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By Kai Kupferschmidt [1,2]

The favorite color of most people, however hardly common among animals and plants. It is very difficult to produce artificially. Consequently, scientists are eagerly working on creating new blue pigments.

Part 2: The Impossible Flower

Since romanticism the blue flower has been a symbol for longing and the unreachable. No matter what has been tried, the perfect blue flower is still far away.

The first blue rose was introduced to the public by the Japanese researcher Yoshikazu Tanaka and his staff in 2004. The only problem: it wasn’t that blue. Although its flower petals produced a blue pigment, the rose itself appeared purple. Tanaka himself admitted that the rose could have been “more blue”.

Still searching for the blue rose Tanaka now is working in the research lab of the beverage company called Suntory, also Japan’s first whiskey distillery. The tax increase in the 1980s caused the company to enter the flower market. Company legend has it that the English Rose of Suntory should have had the Scottish national color blue to celebrate the invention of whiskey.

It turned out to be a smart marketing idea for there are hardly any blue flowers besides artificially ones like blue orchids. Chrysanthemums, carnations, tulips - none of them naturally come in blue. The same is true for blue orchids, which have usually been artificially dyed. Roses are only common in various shades of yellow, pink and red.


Artists have known this fact for a long time. In romanticism, the blue flower was symbol for yearning and the unreachable. Rudyard Kipling wrote a poem about a man who was in search of a blue rose for his beloved: “Half the world I wandered through seeking where such flowers grew.” After his return empty handed his great love has died.

The complexity of the blue blossoms became evident for the first time in 1913. German scientist Richard Willstätter allegedly isolated the blue pigment from cornflowers. It was an anthocyanin, which he named cyanidin. Two years later, he performed the same procedure on red roses and it turned out to be the same molecule. Anthocyanins can change color depending on the acidity of a solution, so Willstätter proposed that roses had a different hue because the pH in their petals was lower than in cornflowers.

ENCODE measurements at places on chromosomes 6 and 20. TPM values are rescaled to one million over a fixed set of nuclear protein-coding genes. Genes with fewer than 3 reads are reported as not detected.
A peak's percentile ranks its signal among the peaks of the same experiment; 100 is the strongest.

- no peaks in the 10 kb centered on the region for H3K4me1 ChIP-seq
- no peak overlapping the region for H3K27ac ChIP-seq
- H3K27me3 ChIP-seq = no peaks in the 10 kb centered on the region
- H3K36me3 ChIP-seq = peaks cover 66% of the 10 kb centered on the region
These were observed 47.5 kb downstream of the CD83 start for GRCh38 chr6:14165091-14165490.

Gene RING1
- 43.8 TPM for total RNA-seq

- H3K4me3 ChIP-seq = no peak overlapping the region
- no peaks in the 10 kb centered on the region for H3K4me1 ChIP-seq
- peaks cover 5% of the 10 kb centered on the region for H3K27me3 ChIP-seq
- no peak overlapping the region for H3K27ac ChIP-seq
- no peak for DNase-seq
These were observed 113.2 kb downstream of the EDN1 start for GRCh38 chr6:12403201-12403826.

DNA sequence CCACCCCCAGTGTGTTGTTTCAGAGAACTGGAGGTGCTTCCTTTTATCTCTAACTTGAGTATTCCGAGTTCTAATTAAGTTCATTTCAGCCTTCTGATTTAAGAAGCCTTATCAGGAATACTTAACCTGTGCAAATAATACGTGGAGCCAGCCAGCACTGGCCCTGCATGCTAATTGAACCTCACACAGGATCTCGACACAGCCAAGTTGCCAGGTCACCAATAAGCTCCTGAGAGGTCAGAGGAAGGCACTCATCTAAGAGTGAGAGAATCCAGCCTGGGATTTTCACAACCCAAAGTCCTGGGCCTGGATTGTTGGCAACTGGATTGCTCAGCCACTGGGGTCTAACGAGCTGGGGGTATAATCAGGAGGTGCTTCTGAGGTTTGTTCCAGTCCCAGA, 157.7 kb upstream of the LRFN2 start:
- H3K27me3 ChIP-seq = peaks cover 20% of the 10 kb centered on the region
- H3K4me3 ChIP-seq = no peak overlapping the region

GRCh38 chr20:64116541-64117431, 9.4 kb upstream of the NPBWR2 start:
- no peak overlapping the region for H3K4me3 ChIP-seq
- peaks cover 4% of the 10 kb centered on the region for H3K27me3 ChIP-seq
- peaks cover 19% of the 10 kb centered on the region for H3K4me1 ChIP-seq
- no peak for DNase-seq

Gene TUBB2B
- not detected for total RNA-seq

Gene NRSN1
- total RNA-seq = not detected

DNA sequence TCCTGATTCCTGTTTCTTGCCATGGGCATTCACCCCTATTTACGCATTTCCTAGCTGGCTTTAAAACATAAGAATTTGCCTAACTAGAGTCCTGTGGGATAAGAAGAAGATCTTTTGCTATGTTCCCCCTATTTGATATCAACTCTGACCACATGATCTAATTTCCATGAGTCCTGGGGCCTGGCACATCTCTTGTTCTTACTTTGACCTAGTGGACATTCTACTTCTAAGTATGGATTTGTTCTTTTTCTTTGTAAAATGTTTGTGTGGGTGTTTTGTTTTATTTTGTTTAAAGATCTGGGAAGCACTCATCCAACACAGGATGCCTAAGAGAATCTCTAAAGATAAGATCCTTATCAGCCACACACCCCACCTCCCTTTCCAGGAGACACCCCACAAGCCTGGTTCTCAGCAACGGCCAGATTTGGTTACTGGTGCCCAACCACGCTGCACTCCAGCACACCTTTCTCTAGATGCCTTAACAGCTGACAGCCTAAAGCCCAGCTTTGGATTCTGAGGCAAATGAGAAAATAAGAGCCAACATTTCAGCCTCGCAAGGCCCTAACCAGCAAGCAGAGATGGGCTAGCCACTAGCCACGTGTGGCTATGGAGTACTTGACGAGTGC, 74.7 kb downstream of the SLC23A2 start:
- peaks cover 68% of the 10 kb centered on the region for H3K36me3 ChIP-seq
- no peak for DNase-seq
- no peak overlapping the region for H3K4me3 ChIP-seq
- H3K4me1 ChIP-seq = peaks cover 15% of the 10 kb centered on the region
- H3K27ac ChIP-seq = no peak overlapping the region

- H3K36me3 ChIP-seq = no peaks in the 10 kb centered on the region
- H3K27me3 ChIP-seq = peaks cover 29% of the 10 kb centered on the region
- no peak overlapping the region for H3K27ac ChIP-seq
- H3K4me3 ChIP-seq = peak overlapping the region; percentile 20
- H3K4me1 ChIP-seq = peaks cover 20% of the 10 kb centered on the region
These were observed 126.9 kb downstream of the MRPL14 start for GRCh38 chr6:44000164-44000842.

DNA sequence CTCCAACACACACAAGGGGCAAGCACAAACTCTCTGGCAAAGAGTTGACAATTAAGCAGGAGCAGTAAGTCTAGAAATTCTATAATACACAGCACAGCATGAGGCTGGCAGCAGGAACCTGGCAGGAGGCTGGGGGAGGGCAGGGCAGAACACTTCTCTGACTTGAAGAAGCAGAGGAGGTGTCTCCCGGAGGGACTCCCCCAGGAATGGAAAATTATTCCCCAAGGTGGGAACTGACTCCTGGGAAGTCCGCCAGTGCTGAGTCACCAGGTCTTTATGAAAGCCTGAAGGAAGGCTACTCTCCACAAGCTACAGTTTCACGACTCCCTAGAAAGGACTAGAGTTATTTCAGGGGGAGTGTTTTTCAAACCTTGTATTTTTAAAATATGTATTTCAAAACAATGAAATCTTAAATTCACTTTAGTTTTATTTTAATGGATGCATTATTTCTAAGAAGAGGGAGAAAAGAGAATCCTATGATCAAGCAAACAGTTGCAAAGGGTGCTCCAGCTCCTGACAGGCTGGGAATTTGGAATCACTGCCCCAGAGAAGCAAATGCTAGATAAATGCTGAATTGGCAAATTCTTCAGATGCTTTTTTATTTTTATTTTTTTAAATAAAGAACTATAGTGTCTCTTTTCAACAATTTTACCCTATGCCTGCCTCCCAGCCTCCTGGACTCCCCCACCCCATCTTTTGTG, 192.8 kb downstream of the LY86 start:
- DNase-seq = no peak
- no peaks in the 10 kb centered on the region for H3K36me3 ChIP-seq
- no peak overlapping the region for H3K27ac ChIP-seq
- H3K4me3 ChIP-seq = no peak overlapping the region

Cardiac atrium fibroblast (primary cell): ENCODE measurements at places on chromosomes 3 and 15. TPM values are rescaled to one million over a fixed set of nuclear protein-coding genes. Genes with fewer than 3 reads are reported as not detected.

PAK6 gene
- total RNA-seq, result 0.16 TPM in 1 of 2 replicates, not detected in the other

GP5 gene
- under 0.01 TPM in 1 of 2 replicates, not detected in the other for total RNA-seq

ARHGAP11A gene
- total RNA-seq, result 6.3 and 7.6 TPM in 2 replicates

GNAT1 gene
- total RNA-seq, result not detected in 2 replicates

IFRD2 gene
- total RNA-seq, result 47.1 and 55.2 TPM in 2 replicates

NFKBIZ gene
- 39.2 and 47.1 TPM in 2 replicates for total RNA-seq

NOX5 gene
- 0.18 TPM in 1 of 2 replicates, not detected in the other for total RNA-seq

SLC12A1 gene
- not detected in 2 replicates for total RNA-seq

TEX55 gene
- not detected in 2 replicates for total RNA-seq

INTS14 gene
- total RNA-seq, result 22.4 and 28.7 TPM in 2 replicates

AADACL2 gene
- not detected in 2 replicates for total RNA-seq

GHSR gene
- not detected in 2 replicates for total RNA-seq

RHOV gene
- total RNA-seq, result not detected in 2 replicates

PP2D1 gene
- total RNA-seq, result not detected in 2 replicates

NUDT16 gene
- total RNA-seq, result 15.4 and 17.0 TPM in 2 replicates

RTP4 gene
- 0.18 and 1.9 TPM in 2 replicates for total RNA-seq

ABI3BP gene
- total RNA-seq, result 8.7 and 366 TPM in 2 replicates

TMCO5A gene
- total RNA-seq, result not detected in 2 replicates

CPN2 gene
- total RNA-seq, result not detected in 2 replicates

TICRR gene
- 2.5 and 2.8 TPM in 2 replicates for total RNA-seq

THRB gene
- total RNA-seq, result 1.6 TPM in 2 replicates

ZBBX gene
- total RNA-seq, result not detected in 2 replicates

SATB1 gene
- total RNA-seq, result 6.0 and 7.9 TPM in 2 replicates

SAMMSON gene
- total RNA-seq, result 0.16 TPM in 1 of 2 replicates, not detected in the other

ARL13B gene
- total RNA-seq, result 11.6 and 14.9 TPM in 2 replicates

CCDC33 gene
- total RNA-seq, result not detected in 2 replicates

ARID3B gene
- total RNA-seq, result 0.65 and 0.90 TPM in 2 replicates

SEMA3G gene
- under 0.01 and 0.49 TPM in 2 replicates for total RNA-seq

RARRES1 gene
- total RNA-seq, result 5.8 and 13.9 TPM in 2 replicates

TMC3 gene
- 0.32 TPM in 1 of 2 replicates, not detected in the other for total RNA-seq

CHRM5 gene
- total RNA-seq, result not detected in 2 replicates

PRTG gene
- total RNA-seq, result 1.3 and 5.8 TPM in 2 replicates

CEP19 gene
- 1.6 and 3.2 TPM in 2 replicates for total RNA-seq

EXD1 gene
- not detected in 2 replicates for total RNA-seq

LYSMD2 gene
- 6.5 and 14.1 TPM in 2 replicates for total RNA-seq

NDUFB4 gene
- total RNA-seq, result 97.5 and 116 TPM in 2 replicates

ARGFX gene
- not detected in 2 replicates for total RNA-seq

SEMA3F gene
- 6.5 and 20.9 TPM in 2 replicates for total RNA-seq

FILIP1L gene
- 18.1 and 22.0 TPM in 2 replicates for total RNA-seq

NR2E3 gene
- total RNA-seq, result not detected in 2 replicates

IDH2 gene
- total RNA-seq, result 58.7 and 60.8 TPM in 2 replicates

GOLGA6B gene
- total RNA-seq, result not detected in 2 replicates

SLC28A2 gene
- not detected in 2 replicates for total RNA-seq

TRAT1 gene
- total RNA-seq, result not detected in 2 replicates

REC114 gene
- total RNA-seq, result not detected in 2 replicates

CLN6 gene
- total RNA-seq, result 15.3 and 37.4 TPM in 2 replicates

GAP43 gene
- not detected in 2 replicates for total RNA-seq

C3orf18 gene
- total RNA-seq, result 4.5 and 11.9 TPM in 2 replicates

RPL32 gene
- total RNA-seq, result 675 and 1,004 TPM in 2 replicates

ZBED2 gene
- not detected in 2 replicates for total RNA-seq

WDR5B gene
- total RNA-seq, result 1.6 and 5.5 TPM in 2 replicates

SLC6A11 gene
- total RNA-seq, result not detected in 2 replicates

This first scientific thesis about blue flowers turned out to be utterly incorrect. It took decades until finally in 2005 an x-ray crystallography confirmed a different statement. A solid blue color is not etablished by cyanidin only. Cornflowers combine six cyanidin molecules with six molecules of a colorless co-pigment, which is arranged around two metal ions – a huge molecule complex that stabilizes the cyanidin molecules and enables the electrons to perform the proper energy transition. “Flowers do weird chemistry to create this kind of blue,” botanist Beverley Glover of Cambridge University in the United Kingdom says.

A few other flowers use the same trick, but most produce a different anthocyanin called delphinidin, which facilitates the blue appearance. It has an additional oxygen atom on one of its rings, which is formed by an enzyme called flavonoid 3’,5’ hydroxylase. The entire family of roses is missing this very enzyme. Thus, delphinidin-producing cannot be created by traditional breeding.

Therefore, Tanaka and his staff counted on genetic engineering. Until 1991, they identified and patented the flavonoid 3’5’-hydroxylase gene in petunias. They planted the gene into carnations and so the production of delphinidin was enforced turning them into a purplish blue. Roses, however, denied the gene. The flower produced delphinidin, to be sure, but no blue pigments.

Tanaka has since tried to cross the genes of various flowers, such as violas with other blue blossoms in order to “decorate” delphinidin chemically, hoping to find the magical combination. Last year he presented hundreds of tiny rose buds which had grown under fluorescent light, a contribution to the development of a new blue color.


Genetic engineering created blue chrysanthemums. Why didn’t it work with roses?

In the meanwhile, a group of Tanaka’s scientists succeeded in creating the one and only blue flower: the blue chrysanthemum. A combination of the flavonoid-3’,5’-hydroxylase gene of the bellflower and a gene that adds a glucose molecule lead to this very success. By means of genetic engineering, the bluest flower the world has ever seen was created. The connection of natural glucose and other pigments with the delphinidin molecule made this happen. This same procedure, however, did not work with roses due to the missing co-pigments and the low pH-value.

However, Tanaka has not given up. He continues experimenting with genes of blue flowers, like from gentian to modify the delphinidin and genes from the genus Torenia that produces co-pigments. In a nod to Willstätter, he is even trying to alter the pH-value of rose blossoms. Tanaka is confident he will develop bluer roses before his retirement, only 5 years away. However, almost thirty years of research also made him more careful: “you never know how blue they will be.”


[1] Das Blaue Wunder, German Newspaper Süddeutsche Zeitung, Weekend Edition, Knowledge Chapter, July 6. / 7, 2019

[2] In Search of Blue, By Kai Kupferschmidt, Science Magazine published by AAAS, May 2nd 2019,

[3] Blau - Reise durch faszinierende Farbe, Kai Kupferschmidt

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